A crate for developing audio plugins and applications in Rust, with a focus on software synthesis. Rsynth is well suited as a bootstrap for common audio plugin generators. It handles voices, voice-stealing, polyphony, etc. so the programmer's main focus can be DSP.
Rsynth has the following components:
- An API abstraction layer
- Glue code for different API's (called back-ends). Currently supported are
- Middleware components that you can put between your code and the abstraction layer to provide
The documentation can be found
- on docs.rs for the version that is distributed via crates.io.
- on GitHub pages for an irregularly updated documentation of the master branch
- on your local machine after running
cargo rustdoc --features allfor the most up-to-date documentation
There are full examples in the examples folder in the source code.
rsynth is in its early stage of development and many changes are breaking changes.
There is currently no support for GUI's.
The team behind it is very small, so progress is slow.
We try to focus on features that we are actually using ourselves. This helps to ensure that the features that we provide, can actually be used in practice. So if you want to use a particular feature that isn't there yet, feel free to open an issue (if needed) and you can volunteer to test the feature before it is merged.
In the long term,
rsynth can be split into multiple crates for maximum re-usability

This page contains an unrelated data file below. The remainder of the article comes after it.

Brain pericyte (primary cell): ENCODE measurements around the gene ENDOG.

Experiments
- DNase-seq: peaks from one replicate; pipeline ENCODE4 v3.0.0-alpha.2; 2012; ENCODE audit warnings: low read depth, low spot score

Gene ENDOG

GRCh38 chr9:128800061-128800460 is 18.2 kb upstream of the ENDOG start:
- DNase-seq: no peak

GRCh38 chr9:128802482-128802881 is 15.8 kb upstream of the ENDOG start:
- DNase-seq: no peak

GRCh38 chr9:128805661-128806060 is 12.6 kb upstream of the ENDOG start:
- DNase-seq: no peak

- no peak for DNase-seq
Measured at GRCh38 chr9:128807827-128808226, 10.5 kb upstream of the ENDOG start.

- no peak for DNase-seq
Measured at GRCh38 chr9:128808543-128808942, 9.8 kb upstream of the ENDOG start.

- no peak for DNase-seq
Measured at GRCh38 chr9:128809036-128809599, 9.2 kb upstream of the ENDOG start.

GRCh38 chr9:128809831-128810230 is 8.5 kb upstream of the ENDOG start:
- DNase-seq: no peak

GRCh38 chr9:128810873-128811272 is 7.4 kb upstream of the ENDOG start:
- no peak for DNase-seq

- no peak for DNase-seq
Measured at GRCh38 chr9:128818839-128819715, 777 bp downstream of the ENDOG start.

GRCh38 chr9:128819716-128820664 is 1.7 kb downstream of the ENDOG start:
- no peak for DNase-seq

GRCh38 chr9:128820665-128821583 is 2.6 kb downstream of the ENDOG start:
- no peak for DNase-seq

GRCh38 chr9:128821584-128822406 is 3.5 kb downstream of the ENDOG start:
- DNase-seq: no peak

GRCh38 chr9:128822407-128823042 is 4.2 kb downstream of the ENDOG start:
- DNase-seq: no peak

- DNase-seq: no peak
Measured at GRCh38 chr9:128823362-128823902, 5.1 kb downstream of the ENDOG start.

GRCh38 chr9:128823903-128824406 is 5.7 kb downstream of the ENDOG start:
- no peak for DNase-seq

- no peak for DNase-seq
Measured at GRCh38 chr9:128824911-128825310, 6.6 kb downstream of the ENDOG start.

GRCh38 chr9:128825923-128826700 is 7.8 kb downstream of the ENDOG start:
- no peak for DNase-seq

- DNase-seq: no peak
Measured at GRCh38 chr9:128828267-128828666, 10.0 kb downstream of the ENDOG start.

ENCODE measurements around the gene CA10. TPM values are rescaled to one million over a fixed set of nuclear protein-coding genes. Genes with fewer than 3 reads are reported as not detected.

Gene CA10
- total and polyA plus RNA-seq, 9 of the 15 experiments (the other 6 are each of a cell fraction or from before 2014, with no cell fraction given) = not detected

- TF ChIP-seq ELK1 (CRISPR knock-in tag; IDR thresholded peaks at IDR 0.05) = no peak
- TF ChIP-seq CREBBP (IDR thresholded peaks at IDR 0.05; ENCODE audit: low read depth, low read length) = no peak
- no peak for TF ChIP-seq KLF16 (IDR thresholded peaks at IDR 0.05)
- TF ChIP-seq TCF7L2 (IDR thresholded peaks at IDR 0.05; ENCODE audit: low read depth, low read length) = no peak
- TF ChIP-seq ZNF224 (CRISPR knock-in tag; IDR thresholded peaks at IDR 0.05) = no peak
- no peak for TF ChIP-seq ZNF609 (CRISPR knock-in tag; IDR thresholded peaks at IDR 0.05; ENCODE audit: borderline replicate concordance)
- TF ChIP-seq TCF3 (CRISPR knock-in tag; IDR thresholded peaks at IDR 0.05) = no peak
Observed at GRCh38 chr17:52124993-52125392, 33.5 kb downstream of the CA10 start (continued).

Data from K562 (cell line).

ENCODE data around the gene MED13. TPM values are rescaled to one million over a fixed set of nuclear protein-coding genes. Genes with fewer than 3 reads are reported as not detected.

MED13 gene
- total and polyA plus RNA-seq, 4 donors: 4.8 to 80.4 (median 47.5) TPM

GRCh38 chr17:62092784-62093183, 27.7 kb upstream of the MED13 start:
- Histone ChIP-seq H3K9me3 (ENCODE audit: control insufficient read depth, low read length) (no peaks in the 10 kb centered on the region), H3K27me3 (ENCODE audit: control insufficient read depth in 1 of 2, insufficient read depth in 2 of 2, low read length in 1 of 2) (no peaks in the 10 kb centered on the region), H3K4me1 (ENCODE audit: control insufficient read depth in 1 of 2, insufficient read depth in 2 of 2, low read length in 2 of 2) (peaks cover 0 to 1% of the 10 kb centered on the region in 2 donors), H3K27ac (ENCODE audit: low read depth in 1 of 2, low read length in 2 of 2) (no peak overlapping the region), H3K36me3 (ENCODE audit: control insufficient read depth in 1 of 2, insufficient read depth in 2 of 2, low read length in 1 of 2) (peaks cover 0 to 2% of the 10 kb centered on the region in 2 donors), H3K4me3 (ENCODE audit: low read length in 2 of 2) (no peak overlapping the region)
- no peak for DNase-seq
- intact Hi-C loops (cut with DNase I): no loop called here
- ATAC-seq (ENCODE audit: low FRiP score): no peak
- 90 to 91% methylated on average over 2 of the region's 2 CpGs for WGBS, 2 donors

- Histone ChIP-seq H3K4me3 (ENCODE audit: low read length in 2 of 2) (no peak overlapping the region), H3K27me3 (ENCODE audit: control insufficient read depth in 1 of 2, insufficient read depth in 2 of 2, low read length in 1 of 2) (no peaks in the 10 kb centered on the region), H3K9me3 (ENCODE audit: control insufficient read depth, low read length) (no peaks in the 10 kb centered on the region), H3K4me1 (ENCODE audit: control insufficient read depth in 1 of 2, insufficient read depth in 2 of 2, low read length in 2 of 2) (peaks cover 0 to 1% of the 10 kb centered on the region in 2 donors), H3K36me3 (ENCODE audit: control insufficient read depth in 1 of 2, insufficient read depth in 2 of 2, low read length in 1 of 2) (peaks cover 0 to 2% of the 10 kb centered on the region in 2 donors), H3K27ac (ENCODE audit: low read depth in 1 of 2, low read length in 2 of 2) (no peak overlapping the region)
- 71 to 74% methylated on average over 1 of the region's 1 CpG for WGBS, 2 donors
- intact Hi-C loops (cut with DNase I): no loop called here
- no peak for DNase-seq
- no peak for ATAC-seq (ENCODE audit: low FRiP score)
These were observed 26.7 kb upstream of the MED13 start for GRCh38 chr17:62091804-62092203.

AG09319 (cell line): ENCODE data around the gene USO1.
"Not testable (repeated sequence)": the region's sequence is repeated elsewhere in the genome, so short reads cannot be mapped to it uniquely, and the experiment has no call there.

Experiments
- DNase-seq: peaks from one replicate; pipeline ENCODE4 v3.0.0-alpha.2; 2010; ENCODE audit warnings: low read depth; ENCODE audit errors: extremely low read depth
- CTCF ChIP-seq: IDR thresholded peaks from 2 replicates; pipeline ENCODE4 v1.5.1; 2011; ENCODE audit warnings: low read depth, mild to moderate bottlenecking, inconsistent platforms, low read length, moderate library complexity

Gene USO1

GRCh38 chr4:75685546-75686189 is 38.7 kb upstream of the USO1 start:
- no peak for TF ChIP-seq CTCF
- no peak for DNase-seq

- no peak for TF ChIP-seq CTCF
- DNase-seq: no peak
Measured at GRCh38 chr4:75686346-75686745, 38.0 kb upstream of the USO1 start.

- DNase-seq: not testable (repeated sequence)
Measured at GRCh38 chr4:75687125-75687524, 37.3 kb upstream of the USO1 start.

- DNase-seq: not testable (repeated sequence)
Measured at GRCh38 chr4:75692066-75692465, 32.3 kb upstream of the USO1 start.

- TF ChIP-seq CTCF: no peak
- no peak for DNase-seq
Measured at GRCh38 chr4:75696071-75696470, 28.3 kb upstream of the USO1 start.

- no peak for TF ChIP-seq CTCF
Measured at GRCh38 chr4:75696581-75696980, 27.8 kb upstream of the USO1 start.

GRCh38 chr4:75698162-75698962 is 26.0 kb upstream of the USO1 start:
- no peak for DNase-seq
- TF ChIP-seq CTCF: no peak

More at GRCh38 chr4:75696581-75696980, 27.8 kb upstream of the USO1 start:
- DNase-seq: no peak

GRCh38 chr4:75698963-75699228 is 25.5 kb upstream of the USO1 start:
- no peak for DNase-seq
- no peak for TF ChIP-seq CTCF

and for license clarity (e.g. when one back-end requires a different license).
We're currently keeping everything together because it's easier to coordinate breaking changes
over the various components in this way.
Contributions and suggestions are welcome!
In order to avoid pull requests from being broken by other changes, please open an issue or have an issue assigned to you before you start working on something. In this way, we can coordinate development. Issues labeled with "good first issue" should not conflict too much with other changes that are in flight, but better check before you start working on one.
Don't worry if you only have a partial solution. You can still open a pull request for that. You can definitely split the solution for an issue into different pull requests.
Pull requests should be opened against the
In order to run all tests, run the following:
cargo test --features all
If you have trouble running this locally because you do not have jack-related libraries installed, no worries: you can still open a pull request; this will automatically trigger a CI build that runs all tests for you.
cargo fmt to format your code before opening a pull request.
Tip: you can auto-format your code on save in your IDE:
File > Settings > Languages & Frameworks > Rust > Rustfmt > Run rustfmt on save
- Visual Studio Code with
Alexander Lozada's contributions to rsynth are helped by Resamplr.com, a virtual instrument website.
The source code of
rsynth is licensed under the MIT/BSD-3 License.
Note that in order to use
rsynth in combination with other crates (libraries), the combined work needs
to comply with the license of that crate as well. In particular, the following optional dependencies may require your attention:
houndcrate (behind the
backend-file-houndfeature) uses the Apache license, see its readme for more details